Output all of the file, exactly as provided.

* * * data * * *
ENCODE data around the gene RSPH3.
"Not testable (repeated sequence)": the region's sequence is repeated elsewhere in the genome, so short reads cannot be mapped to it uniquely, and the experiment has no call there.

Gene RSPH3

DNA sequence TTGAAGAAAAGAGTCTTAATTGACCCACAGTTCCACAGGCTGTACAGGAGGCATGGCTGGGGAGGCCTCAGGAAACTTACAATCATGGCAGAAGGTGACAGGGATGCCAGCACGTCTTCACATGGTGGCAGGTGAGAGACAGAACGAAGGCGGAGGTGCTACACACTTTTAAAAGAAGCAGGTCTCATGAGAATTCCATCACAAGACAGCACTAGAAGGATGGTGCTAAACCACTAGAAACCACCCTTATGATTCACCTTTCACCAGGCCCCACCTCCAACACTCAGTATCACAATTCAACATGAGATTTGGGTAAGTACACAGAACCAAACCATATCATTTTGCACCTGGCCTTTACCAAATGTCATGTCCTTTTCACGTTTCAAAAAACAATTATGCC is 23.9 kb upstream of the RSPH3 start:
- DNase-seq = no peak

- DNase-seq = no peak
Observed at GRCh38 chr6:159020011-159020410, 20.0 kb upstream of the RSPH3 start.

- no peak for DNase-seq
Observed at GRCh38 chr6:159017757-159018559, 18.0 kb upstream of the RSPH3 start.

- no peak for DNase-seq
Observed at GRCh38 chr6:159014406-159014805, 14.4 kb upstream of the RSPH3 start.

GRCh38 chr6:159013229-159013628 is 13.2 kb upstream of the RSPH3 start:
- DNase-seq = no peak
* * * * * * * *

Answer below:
ENCODE data around the gene RSPH3.
"Not testable (repeated sequence)": the region's sequence is repeated elsewhere in the genome, so short reads cannot be mapped to it uniquely, and the experiment has no call there.

Gene RSPH3

DNA sequence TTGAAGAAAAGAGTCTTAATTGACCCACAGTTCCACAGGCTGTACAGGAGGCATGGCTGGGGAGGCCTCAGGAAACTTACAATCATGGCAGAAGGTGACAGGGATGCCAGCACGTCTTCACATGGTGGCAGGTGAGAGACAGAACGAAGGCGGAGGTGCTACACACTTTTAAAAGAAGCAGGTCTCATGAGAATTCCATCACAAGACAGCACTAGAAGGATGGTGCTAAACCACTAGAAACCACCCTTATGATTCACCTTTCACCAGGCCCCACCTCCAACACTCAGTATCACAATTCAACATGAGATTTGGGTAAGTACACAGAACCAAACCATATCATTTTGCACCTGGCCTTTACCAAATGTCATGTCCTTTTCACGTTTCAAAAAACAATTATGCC is 23.9 kb upstream of the RSPH3 start:
- DNase-seq = no peak

- DNase-seq = no peak
Observed at GRCh38 chr6:159020011-159020410, 20.0 kb upstream of the RSPH3 start.

- no peak for DNase-seq
Observed at GRCh38 chr6:159017757-159018559, 18.0 kb upstream of the RSPH3 start.

- no peak for DNase-seq
Observed at GRCh38 chr6:159014406-159014805, 14.4 kb upstream of the RSPH3 start.

GRCh38 chr6:159013229-159013628 is 13.2 kb upstream of the RSPH3 start:
- DNase-seq = no peak